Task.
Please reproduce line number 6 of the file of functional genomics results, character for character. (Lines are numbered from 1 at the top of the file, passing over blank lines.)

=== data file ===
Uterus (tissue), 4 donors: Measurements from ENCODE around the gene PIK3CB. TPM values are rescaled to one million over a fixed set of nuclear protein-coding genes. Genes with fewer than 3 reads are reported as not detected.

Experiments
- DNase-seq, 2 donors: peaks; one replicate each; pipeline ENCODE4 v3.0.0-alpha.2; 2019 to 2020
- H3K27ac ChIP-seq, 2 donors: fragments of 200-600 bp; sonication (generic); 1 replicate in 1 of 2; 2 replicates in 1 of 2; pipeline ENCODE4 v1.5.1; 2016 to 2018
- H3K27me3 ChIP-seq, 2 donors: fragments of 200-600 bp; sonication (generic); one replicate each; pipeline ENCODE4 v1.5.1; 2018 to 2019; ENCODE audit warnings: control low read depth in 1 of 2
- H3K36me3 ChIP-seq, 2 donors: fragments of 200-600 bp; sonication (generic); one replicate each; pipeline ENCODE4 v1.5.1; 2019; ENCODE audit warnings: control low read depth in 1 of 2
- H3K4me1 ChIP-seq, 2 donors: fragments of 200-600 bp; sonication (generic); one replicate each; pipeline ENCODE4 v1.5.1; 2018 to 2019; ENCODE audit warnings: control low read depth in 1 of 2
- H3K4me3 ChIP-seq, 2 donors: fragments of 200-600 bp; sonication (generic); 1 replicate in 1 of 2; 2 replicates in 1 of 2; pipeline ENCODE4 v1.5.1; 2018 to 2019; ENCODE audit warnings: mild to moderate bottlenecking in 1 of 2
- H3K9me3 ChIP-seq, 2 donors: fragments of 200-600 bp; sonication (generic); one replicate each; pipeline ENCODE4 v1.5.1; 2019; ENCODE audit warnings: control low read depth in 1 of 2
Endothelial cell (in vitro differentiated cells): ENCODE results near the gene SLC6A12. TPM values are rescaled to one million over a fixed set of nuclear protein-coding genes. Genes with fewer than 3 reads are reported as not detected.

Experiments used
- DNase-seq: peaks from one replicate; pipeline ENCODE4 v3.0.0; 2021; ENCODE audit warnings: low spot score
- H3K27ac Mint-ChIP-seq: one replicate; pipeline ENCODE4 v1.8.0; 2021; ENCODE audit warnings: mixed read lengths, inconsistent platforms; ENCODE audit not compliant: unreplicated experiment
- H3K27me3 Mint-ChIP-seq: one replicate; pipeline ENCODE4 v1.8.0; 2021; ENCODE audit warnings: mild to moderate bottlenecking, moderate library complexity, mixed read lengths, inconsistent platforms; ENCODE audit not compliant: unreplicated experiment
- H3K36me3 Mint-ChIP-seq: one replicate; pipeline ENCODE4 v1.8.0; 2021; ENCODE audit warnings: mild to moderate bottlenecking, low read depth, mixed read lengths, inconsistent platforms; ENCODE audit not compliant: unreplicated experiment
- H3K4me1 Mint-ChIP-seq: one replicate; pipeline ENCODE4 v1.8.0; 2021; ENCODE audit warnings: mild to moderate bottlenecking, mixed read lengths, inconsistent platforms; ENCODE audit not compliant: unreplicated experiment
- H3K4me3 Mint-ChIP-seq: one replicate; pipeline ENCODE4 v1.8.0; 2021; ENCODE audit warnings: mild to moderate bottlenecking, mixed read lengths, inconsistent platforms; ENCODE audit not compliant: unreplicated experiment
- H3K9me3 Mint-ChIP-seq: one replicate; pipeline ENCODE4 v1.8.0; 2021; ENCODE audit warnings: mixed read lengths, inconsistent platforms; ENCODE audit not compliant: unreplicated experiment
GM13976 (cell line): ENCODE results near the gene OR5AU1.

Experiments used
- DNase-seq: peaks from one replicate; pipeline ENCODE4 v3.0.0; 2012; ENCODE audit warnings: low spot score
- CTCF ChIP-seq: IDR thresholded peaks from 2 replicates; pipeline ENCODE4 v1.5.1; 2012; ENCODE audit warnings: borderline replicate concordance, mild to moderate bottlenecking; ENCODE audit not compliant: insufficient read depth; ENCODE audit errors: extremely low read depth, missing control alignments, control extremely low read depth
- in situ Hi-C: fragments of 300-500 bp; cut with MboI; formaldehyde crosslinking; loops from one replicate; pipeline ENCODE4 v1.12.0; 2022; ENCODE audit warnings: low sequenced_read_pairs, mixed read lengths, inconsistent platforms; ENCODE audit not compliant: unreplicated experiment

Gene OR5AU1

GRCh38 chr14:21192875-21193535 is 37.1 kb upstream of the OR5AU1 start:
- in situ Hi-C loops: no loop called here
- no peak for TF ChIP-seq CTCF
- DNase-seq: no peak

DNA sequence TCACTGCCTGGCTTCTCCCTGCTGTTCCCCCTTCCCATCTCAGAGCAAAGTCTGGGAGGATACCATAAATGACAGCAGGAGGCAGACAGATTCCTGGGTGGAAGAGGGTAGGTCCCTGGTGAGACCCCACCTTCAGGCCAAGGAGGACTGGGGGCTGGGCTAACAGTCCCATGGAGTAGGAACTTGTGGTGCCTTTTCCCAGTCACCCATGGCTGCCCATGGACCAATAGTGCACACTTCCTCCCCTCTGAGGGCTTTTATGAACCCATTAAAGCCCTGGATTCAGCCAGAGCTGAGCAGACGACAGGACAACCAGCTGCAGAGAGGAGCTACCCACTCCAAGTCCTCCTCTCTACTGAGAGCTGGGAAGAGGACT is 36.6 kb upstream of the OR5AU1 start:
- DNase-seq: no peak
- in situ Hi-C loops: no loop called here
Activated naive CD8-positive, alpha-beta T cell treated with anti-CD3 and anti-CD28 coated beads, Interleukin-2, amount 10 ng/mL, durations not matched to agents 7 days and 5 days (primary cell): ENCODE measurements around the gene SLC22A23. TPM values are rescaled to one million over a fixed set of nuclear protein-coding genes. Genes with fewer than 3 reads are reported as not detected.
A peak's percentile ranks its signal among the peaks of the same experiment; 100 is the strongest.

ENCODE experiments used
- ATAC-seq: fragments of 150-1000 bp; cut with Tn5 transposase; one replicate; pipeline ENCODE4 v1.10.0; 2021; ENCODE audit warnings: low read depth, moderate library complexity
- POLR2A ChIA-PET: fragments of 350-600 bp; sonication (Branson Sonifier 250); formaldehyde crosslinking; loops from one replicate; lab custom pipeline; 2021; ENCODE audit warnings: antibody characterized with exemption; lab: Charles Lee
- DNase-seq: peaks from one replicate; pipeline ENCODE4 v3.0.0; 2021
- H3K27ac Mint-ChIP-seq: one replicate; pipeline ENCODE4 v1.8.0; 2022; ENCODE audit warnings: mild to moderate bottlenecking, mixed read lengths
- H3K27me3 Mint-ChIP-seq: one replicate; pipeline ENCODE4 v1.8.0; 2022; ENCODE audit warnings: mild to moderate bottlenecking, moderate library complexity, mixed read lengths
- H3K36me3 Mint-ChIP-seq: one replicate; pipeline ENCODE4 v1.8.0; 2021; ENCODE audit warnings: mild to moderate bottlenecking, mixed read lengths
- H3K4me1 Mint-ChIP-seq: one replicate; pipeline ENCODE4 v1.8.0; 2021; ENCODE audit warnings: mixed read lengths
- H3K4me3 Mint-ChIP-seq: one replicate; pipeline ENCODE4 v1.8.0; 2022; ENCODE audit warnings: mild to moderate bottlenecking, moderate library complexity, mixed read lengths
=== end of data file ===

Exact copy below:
- H3K36me3 ChIP-seq, 2 donors: fragments of 200-600 bp; sonication (generic); one replicate each; pipeline ENCODE4 v1.5.1; 2019; ENCODE audit warnings: control low read depth in 1 of 2